Does Amazon monitor for possible buyer fraud?


#1

Let me first start by saying, I have no evidence this is occurring on a large scale. But I know it has probably happened to me a couple times, but not enough to affect my bottom-line. Just like shoplifting it WILL happen but as long as it is kept low a business can still make money. And I know 99.9% of buyers are awesome and have no intent of stealing. I fully understand Amazon’s policy of favoring the buyer in most situations and I agree with the policy. This buyer centered policies allow me to sell more items at higher prices, because buyers trust Amazon to protect them for shady sellers and they are willing to pay more for that assurance. But what assurances to I have as a seller against fraud buyers. About 1 in 300 or so packages show as delivered by post office, but customer will state it did not arrive. Since I know the post office does lose packages I ALWAYS believe the customer and issue immediate full refunds or ship another free. My question/suggestion is does amazon keep an eye on buyer fraud. Example: as a buyer I could buy multiple items from many different sellers and if I don’t sign for packages I could just lie and say I never received any of them and get free stuff. I know Amazon keeps a close eye on A-Z claims, but most good sellers like me just give refunds so the A-Z never happens. Does Amazon track a buyer who gets a lot of refunds, or makes a lot of where’s my stuff request? Another Example: As a buyer I could buy a product and claim it does not work, or is not as described. I know from personal experience amazon will take the customers side 9 times out of ten, again I know why. Does amazon keep an eye on customer returns for “not as described”, because again good sellers like me NEVER argue with the customer, I just refund to prevent A-Z and negative feedback. Again I have been doing really well, and I do not see this as a problem yet, but I would feel better if Amazon is monitoring buyer’s refund, return, and where’s my stuff actions for possible fraud. I just don’t want Amazon to become a Scammers paradise.


#2

I just don’t want Amazon to become a Scammers paradise.
Too late. Already is.


#3

In theory perhaps they do, in practice perhaps not. As you stated they are customer oriented and they assert that Signature Confirmation is the valid method of proof of receipt. As with any on-line sales there is always the chance that the item was really not received by the buyer or there is a scam. With the track record of successful sales you mentioned it is not something for you to worry about. Allegedly buyer’s have a maximum of AZ Claims which can be filed. However it seems that this number can be overturned by buyers calling Customer Service.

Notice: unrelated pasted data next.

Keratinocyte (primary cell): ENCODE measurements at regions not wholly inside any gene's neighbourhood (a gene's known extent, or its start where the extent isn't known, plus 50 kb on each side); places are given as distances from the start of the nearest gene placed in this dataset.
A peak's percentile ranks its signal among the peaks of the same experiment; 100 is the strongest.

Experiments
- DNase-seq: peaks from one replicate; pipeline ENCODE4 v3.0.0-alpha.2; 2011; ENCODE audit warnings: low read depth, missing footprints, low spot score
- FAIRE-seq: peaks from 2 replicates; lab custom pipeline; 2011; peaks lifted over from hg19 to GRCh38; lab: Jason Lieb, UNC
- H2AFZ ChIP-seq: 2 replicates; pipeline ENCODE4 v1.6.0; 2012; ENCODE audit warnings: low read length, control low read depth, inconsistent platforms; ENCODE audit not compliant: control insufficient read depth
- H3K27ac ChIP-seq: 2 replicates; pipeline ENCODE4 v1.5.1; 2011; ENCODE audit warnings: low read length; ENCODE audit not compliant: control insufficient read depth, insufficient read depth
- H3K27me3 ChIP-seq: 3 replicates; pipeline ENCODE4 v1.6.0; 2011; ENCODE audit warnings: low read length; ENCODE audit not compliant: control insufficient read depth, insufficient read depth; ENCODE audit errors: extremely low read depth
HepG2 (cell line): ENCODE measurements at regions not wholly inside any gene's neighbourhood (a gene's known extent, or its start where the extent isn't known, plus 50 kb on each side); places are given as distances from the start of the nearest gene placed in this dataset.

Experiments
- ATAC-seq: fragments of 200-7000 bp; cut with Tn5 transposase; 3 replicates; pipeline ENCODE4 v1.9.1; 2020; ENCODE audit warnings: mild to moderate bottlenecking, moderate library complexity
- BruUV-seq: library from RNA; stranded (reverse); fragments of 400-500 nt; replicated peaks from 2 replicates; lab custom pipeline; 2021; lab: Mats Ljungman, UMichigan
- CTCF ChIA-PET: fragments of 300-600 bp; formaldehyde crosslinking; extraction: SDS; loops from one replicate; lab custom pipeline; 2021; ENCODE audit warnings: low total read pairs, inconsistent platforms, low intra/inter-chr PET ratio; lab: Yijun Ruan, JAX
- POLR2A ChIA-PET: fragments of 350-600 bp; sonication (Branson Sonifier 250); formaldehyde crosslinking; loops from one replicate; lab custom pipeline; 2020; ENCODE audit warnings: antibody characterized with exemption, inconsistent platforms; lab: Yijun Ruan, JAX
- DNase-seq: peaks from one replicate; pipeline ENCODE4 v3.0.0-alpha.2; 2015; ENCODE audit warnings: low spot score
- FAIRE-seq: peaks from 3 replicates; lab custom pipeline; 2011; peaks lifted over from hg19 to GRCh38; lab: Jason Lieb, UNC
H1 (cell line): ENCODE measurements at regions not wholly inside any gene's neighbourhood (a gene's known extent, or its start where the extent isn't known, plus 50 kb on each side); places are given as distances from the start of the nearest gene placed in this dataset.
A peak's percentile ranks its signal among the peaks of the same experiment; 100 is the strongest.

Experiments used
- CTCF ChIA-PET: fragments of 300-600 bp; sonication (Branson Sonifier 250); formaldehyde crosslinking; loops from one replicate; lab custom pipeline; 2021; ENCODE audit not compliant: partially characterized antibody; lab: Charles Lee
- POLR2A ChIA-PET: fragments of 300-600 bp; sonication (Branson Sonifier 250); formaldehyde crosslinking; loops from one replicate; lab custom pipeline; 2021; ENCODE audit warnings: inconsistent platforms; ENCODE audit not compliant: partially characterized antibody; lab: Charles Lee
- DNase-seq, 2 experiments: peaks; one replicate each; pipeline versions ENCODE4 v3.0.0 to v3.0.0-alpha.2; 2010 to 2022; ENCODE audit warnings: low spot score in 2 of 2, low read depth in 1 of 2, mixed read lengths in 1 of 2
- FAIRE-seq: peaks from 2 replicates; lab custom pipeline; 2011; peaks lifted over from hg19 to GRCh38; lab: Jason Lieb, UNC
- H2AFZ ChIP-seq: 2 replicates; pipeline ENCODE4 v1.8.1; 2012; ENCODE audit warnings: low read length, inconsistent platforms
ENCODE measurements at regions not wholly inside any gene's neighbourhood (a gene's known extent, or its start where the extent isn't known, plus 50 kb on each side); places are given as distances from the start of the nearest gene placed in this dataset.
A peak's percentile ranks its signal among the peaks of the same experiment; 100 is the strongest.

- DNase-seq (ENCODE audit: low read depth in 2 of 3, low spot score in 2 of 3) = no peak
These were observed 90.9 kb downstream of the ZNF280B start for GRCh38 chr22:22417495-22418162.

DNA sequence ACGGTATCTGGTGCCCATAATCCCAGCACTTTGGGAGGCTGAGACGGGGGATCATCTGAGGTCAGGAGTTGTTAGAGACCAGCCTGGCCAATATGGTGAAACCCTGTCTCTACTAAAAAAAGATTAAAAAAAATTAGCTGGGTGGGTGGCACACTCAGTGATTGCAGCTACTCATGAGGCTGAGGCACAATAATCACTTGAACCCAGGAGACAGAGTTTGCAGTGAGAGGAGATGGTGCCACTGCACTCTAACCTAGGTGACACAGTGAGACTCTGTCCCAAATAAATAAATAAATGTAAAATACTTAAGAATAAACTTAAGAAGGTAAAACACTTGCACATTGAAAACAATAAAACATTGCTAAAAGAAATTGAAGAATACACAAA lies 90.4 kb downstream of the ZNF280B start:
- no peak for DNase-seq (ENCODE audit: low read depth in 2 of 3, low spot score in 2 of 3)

#4

Yes, they do keep track, and they have even been known to ban a buyer now and then.

Barb


#5

But Signature confrimation cost $2.20. I had over 7000 orders does amazon really expect me to pay over $15,000 to prevent buyer fraud. Amazon should support it sellers, since we are not allow to give buyer feedback, I have no way of knowing if I am dealing with an honest customer or a buyer who goes form many different sellers and takes advatage of Amazons many buyer protections.

I also understand Amazon’s vague limit of A-Z claims. A buyer may have dozens of very valid A-Z claims against very bad sellers and the buyer should not be punished because they are dealing with clearly bad sellers. On the other hand Amazon may see buyer making A-Z claims for everything and shut them down only after a few A-Z claims to protect good sellers.

My question is does amazon go further to track other fraud, or does it not even hit their radar until A-Z claims happen. Because my goal like many sellers is to have only a few A-Z claims or none.


#6

Hey there Adam’s Discount Games,

Thanks for being a part of the forums.

We have a team that investigates buyers for fraud. Though we do not disclose what we look at, we have many metrics we look at when determining if a buyer is committing fraud.

We do recommend that you take your buyers at their word and offer customer service accordingly.


#7

You are very, very ignorant.

1- Amazon accepts credit cards. Credit card companies require signatures, its part of the agreement between them and the cardmember and the merchants that do business with it.

Now that holds even when you go to a fast food establishment and swipe your card and “Surprise” they do not ask you to sign anything. They are managing their risk, that if they do not get a signature, they can run people through the line faster and get more sales especially at peak time and therefore even if they have someone who complains and said they did not make the card swipe transaction, well the general increase in profit will offset any charge back claims for any given period.

If as sellers we put signature requirements on every transaction, in many cases that $2.20 would eat up profit drive up costs and make unhappy customers who now had to go to the USPS to get their items. So we do not, although its part of our “risk reward management.”